Thursday, August 28, 2008

What does Consumer Confidence really tell us about the US economy?

The consumer confidence survey, published by the Conference Board, gets a lot of press. A Google search of consumer confidence gets 5,410,000 hits and the first media title is a Reuters article from the survey’s August release, where confidence rose 5 points to 56.9, Consumer confidence bounces.

My impression of the consumer confidence measure is that it is just a poor measure of gas and home prices.

Confidence dropped in the early 1980’s following the oil shocks of 1973 and 1979, in 1991 with the Gulf War, and again over the last year when oil topped $145/barrel in July. Notice how confidence turned up in August, just as oil and gas prices began to subside. Confidence also is very susceptible to the housing market (as it should be). Further, consumer confidence hit its lowest levels during the last two housing corrections, in 1992 and in 2008.

Upon first glance, consumers are very good at calling a recession. However, there are plenty of mid-cycle dips (circled areas) in consumer confidence, where the economy is not in a recession. So I have to ask myself, do consumers really know what they are talking about?

The Confidence Board surveys 5,000 individuals for the following purpose: “The Consumer Confidence Survey™ reflects prevailing business conditions and likely developments for the months ahead. This monthly report details consumer attitudes and buying intentions, with data available by age, income, and region.”

Certainly it details consumer attitudes and intentions. The August report indicates that current business conditions have not changed, the labor market is worse, and the economy is now more likely to get better over the next 12 months (although consumers are still quite negative about the outlook). This is certainly consistent with the consensus outlook on Wall Street and not new information. But do these consumers really know anything about business conditions?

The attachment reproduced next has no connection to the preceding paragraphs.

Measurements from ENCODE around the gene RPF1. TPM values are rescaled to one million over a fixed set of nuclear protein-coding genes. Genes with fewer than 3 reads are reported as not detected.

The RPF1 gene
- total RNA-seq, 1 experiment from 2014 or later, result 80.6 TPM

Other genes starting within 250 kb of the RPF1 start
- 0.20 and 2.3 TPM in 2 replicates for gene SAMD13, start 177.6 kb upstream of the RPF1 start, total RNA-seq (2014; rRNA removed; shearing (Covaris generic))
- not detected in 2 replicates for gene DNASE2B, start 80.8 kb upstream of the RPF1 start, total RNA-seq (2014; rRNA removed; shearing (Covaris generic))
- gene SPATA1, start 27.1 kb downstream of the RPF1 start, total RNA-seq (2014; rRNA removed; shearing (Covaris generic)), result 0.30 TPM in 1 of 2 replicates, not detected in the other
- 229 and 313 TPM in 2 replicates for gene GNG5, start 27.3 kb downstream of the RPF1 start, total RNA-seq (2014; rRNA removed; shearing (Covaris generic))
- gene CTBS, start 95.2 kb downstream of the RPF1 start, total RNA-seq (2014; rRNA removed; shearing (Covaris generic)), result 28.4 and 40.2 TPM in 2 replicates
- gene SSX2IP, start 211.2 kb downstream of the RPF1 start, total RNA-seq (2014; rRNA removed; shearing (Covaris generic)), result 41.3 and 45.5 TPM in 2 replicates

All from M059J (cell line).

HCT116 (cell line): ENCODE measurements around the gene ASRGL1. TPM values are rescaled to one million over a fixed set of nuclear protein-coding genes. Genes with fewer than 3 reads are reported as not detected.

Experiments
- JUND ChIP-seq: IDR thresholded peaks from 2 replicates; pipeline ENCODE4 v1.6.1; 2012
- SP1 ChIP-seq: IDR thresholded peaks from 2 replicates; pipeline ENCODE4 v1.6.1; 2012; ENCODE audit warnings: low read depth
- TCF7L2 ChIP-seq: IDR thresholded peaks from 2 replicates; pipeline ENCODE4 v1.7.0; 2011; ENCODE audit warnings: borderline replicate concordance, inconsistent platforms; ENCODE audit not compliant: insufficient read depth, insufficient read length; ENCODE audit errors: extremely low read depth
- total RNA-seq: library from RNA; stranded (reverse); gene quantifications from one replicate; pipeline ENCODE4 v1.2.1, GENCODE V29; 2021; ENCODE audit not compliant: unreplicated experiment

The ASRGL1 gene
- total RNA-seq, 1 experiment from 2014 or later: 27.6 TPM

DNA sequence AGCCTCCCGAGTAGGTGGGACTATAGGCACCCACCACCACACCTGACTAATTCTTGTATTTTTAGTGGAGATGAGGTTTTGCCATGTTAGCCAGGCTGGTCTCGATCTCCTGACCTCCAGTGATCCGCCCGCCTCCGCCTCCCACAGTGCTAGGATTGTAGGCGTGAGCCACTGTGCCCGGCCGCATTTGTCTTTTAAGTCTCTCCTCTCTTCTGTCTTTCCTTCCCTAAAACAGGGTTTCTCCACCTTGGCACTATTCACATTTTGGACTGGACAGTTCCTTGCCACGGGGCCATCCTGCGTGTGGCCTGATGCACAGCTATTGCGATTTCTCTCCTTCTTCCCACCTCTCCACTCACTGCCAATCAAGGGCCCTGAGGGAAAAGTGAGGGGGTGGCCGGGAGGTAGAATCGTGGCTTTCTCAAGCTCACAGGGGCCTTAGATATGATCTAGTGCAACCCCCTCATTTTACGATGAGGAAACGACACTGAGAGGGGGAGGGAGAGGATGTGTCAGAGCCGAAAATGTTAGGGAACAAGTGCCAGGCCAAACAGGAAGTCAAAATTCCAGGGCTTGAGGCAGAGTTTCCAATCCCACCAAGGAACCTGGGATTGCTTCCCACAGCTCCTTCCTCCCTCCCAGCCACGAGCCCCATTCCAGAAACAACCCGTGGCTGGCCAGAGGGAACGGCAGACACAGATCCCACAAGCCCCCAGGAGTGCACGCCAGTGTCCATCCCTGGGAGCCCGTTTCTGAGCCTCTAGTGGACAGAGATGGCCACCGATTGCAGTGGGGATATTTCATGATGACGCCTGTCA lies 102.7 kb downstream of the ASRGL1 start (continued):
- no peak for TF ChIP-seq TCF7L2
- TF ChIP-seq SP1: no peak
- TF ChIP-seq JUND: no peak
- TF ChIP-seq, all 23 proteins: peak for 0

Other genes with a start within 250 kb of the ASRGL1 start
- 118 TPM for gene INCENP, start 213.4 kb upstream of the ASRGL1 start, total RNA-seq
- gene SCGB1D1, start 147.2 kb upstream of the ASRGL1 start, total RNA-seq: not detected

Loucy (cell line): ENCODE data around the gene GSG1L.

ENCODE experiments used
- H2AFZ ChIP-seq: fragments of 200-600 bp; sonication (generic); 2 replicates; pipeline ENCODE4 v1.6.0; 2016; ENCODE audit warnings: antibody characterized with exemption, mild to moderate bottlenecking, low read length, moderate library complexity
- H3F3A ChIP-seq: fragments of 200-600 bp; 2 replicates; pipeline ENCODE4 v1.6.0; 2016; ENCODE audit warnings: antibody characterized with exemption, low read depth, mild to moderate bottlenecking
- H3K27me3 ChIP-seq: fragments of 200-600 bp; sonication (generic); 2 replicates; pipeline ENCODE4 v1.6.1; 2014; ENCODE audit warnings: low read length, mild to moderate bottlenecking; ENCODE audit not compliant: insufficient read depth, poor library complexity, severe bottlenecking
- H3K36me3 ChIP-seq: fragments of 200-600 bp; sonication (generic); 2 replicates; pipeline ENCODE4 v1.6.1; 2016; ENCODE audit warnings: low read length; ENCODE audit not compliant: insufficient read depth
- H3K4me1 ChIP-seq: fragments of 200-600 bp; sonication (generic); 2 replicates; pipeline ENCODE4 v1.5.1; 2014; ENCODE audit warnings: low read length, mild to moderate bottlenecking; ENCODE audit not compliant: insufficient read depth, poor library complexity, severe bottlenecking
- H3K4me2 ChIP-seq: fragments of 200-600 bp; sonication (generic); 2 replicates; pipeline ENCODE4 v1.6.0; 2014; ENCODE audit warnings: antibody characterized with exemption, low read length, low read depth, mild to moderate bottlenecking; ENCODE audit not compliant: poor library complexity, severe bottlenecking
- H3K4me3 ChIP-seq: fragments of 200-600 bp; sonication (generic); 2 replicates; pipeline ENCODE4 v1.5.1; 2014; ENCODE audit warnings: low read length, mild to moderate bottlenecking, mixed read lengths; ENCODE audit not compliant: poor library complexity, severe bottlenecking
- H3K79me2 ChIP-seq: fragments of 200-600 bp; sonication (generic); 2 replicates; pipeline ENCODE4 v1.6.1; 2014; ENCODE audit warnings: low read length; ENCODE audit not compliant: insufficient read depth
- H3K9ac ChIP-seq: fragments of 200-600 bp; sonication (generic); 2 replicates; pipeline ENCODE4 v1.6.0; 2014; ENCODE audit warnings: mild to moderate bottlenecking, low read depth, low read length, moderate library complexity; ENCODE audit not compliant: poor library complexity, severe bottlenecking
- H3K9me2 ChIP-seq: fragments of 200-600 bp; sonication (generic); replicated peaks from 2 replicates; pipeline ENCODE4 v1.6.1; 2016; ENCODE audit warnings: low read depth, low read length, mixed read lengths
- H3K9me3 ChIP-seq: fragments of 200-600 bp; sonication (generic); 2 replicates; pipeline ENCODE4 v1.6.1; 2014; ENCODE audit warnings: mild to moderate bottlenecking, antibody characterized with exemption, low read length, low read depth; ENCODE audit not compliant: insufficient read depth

This graph reinforces the fact that consumers are really not the best judge of economic conditions. Standard banking practice sets interest rates according to inflation expectations. If banks expect inflation to rise over the next year, interest rates (mortgage, car loan, savings, etc) will rise with the expected supply of money. In order to maintain the same real return, nominal rates must rise.

Consumers are obviously unaware of this simple fact; there is absolutely no correlation between consumer inflation expectations and the interest rate.
  • During the 1990’s, consumers were fairly confident that inflation was going to be stable in the oncoming 12 months, while at the same time, interest rates were expected to be quite volatile.

  • Since October 2007, inflation expectations have surged and the number of people that believe interest rates will be higher over the next 12-months has been falling.

So what is driving interest rates? Apparently it is Fed policy.

Interest rate expectations appear to be highly correlated with Fed policy. Why wouldn’t they? That is the goal of Fed policy: target lower interest rates in order to drive down long-term interest rates (mortgage, car loan, savings, etc). However, long-term interest rates don’t always follow the Fed’s lead. Mortgage rates – which have stabilized over the last three weeks – have risen since May, but the Fed funds target fell 3.25% since last year.

If one wants data on gas prices, it is better to download it directly from the Energy Information Administration’s website, rather than use the Confidence Board’s faulty measure of consumer confidence.

Please leave comments. Best, Nontruths


  1. We just can't be trusted, can we? Consumer confidence is a subjective measure so I guess is supposed to have little basis in reality. Maybe it can be used as the contrary indication to what is statistically going on.

  2. What surprises me as soon as I take more than a mere first glance at nearly every survey I read on cnbc, msn, or many of the major news outlets, is these surveys always seem to be conducted among a minimal amount of people! Considering the US population, 5,000 people is hardly a suburb.

    It's no surprise to me that a survey of 5,000 people (who are these people by the way, normal citizens, experts) could not possibly and properly correlate consumer inflation and interest rates.

    I will conquer that consumer confidence does usually correlate with weak consumer spending and similar reports.


Note: Only a member of this blog may post a comment.